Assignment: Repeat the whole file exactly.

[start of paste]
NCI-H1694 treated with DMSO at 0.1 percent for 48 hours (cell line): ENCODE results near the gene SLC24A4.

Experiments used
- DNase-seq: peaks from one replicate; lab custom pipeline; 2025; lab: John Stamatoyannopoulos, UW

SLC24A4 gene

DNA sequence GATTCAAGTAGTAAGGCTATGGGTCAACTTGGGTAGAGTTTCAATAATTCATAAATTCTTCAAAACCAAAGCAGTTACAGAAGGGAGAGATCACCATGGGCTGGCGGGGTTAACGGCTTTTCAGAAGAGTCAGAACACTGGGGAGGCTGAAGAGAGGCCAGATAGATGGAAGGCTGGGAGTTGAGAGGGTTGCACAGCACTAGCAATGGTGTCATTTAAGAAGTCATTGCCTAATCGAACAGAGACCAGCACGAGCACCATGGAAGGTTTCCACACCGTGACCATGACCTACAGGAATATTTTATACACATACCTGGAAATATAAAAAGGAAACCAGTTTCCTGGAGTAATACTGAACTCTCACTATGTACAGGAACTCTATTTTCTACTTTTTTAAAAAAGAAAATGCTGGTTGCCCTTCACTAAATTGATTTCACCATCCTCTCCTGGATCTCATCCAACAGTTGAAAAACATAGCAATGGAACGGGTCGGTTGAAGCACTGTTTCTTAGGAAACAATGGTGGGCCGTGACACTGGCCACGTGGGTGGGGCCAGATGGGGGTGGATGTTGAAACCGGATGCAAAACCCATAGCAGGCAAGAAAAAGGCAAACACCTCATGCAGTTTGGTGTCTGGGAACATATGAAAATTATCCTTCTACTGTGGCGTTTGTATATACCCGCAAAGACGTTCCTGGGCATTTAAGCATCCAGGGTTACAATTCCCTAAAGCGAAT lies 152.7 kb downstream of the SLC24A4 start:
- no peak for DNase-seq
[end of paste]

NCI-H1694 treated with DMSO at 0.1 percent for 48 hours (cell line): ENCODE results near the gene SLC24A4.

Experiments used
- DNase-seq: peaks from one replicate; lab custom pipeline; 2025; lab: John Stamatoyannopoulos, UW

SLC24A4 gene

DNA sequence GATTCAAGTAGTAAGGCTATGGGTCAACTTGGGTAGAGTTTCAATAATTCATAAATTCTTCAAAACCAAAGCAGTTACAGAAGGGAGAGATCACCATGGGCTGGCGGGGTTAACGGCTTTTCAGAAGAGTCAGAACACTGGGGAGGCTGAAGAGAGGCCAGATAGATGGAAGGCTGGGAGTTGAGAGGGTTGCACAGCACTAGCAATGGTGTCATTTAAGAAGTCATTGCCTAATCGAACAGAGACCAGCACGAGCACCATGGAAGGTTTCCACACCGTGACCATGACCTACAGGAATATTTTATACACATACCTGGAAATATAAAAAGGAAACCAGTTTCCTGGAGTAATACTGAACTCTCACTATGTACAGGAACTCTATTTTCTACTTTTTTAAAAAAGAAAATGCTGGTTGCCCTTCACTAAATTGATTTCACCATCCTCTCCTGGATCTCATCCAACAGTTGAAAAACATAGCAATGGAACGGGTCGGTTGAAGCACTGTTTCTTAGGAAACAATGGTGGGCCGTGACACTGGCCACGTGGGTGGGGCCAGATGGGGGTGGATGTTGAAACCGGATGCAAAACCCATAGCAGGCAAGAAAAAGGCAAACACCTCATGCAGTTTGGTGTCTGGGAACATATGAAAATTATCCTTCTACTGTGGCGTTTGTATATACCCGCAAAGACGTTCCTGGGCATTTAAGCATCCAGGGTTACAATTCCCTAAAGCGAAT lies 152.7 kb downstream of the SLC24A4 start:
- no peak for DNase-seq